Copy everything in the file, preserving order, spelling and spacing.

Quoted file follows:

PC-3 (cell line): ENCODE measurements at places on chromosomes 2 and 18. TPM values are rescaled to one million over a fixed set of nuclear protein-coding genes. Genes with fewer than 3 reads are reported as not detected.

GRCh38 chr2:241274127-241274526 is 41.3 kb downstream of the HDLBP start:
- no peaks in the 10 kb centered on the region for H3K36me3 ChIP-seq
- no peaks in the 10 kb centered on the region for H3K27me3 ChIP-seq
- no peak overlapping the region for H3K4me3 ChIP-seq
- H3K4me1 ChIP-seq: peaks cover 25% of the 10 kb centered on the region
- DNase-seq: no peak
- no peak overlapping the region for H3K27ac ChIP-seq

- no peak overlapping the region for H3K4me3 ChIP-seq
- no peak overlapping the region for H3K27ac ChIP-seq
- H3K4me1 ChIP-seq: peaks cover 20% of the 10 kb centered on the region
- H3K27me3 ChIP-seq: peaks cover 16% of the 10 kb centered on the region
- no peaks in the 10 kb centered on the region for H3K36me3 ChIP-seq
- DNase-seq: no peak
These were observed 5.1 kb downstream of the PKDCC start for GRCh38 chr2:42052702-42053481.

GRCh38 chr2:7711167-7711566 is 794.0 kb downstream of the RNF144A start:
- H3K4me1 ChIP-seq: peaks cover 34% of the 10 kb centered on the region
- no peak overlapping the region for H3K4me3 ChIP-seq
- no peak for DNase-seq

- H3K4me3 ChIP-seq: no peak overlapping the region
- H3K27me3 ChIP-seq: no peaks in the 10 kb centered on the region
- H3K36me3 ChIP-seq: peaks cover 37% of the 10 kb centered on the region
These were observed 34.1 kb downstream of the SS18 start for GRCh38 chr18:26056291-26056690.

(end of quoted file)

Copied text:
PC-3 (cell line): ENCODE measurements at places on chromosomes 2 and 18. TPM values are rescaled to one million over a fixed set of nuclear protein-coding genes. Genes with fewer than 3 reads are reported as not detected.

GRCh38 chr2:241274127-241274526 is 41.3 kb downstream of the HDLBP start:
- no peaks in the 10 kb centered on the region for H3K36me3 ChIP-seq
- no peaks in the 10 kb centered on the region for H3K27me3 ChIP-seq
- no peak overlapping the region for H3K4me3 ChIP-seq
- H3K4me1 ChIP-seq: peaks cover 25% of the 10 kb centered on the region
- DNase-seq: no peak
- no peak overlapping the region for H3K27ac ChIP-seq

- no peak overlapping the region for H3K4me3 ChIP-seq
- no peak overlapping the region for H3K27ac ChIP-seq
- H3K4me1 ChIP-seq: peaks cover 20% of the 10 kb centered on the region
- H3K27me3 ChIP-seq: peaks cover 16% of the 10 kb centered on the region
- no peaks in the 10 kb centered on the region for H3K36me3 ChIP-seq
- DNase-seq: no peak
These were observed 5.1 kb downstream of the PKDCC start for GRCh38 chr2:42052702-42053481.

GRCh38 chr2:7711167-7711566 is 794.0 kb downstream of the RNF144A start:
- H3K4me1 ChIP-seq: peaks cover 34% of the 10 kb centered on the region
- no peak overlapping the region for H3K4me3 ChIP-seq
- no peak for DNase-seq

- H3K4me3 ChIP-seq: no peak overlapping the region
- H3K27me3 ChIP-seq: no peaks in the 10 kb centered on the region
- H3K36me3 ChIP-seq: peaks cover 37% of the 10 kb centered on the region
These were observed 34.1 kb downstream of the SS18 start for GRCh38 chr18:26056291-26056690.